DeMaria says it has been a strained relationship with his winemaking brethren in Niagara who just don’t understand his pricing strategies because they go against the grain of the way most do business. “It’s a love-hate relationship,” he says. “Should they put a cape on me? No. But if I were American, I’d be a superstar.”
In the trophy room at the Royal DeMaria winery, Charlene Stephenson is showing off a glittery array of some 300 awards and prizes Royal DeMaria wines have garnered. The room is adorned with medallions, glass trophies, plaques, certificates and awards of all shapes and sizes, some much more prestigious than others, but nonetheless some very important and legitimate hardware. They share space with bottles that are all decked out with multiple stick-on awards, including a six-pack of wines Queen Elizabeth requested from DeMaria during her Jubilee visit to Canada in 2002, which, by the way, you can purchase for $275,000.
Next door to the trophy room is the tasting bar, a sparsely adorned enclave with newspaper clippings of DeMaria’s achievements hung on the walls. On a blackboard is the shocking pricelist of the wines both for current releases and those that have been raking in awards and climbing dramatically in price as the recognition flows in.
Talk about sticker shock. Forgetting for a moment the one that sticks out above all the others — the $250,000 Chardonnay 2000 — there’s also the “world’s first” Meritage Icewine 2002 on sale for $18,000, Pinot Gris 2000 for $13,000, Winter Harvest Muscat Ottonel 2002 for $11,000, Gamay 2000 for $9,000 and on down the list.
Even newer vintages are staggeringly expensive: Winter Harvest (remember, this is a wine that failed to get the VQA stamp of approval) Malbec 2006 for $750, Winter Harvest Petit Verdot 2006 $650, and on and on.
Stephenson starts pulling out the current release and sets up seven glasses. She pours tiny amounts into chunky flute style glassware and I begin tasting. The Riesling 2008 ($75) shows citrus, honey, tangerine and spice; the Gewürztraminer 2008 ($90) is varietally correct with spicy lychee and honey; the Winter Harvest Chardonnay 2007 ($219) shows fleshy pear and is rich and textured in the mouth; the Cabernet Franc 2008 ($90) shows raspberry and strawberry fruit; and the rest of the wines are, well, so-so. The eight wines are decent but all had a bit of a soupy-musk taste, which I will chalk up to improperly washed glasses. But at these prices, I was expecting to have my socks knocked off. I’m sorry, but they just weren’t.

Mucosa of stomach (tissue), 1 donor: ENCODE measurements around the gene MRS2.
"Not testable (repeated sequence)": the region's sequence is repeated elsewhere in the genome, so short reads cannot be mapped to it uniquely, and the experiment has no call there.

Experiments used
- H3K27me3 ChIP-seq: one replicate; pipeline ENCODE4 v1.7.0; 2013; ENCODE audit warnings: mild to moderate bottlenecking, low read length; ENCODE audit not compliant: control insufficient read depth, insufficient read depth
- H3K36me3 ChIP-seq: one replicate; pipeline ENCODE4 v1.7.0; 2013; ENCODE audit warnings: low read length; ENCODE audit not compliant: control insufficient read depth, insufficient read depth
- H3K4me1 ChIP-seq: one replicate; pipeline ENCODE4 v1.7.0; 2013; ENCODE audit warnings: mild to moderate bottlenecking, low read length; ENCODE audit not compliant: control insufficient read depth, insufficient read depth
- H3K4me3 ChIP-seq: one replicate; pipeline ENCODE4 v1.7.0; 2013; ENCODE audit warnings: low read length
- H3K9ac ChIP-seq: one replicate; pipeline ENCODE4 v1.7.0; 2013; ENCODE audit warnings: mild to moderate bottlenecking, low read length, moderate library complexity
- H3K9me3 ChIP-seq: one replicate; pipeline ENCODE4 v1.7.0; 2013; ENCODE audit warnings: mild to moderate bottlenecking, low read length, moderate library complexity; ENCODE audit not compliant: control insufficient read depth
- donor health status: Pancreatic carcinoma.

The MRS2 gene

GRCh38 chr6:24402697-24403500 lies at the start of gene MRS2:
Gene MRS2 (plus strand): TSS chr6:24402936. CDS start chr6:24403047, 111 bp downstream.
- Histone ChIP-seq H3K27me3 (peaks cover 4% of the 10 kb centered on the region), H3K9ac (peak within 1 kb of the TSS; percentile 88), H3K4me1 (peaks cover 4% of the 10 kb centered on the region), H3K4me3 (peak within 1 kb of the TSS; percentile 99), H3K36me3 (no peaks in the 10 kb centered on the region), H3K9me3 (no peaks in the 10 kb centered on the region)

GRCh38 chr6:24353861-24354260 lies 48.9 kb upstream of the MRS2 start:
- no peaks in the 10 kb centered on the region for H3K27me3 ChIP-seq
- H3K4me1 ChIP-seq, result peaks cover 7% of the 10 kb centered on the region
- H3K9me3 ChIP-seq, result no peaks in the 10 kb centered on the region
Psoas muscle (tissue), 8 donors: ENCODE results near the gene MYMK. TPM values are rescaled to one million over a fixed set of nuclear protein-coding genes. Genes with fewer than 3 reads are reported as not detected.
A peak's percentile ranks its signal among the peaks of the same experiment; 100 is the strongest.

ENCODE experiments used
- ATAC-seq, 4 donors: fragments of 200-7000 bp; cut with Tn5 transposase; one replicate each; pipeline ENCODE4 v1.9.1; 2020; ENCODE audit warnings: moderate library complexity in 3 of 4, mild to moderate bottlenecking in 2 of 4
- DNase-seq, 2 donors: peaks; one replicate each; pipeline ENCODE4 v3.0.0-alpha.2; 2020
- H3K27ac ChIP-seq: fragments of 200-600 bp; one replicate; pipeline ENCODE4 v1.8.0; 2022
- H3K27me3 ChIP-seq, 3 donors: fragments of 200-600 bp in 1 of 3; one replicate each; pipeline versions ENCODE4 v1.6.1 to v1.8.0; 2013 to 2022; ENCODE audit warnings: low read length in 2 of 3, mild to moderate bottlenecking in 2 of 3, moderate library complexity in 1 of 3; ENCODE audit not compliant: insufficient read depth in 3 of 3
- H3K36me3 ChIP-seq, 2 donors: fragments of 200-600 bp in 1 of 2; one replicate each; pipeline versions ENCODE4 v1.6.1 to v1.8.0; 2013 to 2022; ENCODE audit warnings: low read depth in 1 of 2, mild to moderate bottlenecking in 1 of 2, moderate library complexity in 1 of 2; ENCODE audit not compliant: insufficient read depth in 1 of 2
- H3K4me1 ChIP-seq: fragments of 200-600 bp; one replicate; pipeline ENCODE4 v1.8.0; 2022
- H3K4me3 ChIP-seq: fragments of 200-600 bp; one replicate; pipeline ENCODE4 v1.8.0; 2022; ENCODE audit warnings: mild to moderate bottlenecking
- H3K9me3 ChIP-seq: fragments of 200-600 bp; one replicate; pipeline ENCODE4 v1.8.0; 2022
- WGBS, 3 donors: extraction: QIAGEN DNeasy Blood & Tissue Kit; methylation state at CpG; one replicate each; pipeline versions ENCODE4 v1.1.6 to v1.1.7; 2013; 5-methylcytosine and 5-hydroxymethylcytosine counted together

I had been trying to track down the hard-to-reach DeMaria for a while. I sent out the odd probing tweet wondering aloud about the wines made at DeMaria and if anyone had tried them before. As a result, I received an email from, well, let’s just call him John (he’s a fairly big wine collector in Toronto and didn’t want his name used). He wanted to get together and share a bottle of Royal DeMaria Gewürztraminer 2000 he had bought in 2002 for $65.
John is from Toronto but spent time in California in the high-tech business before moving back about a decade ago. Royal DeMaria’s wines appealed to him and his wife because he had heard about the awards they were winning and had an “affinity for family-oriented wineries.” John and his wife are fans of Royal DeMaria, but were certainly surprised when I told them their $65 bottle had grown to $8,000.
We met at a downtown Toronto restaurant and happily tasted the well-aged treasure. The wine, simply put, was stunning, a beautiful example of the variety as it ages. It was rich, layered and lush with super-concentrated peach compote, tertiary caramel notes and exotic spices. And it has retained some of that freshness that DeMaria claims is his trademark. It is a gorgeous wine at its original price of $65, heck even $100.
But the question remains: is half a bottle of Niagara Icewine worth $8,000? Or $30,000? Or $250,000?
To a great many people, that’s just a really silly question.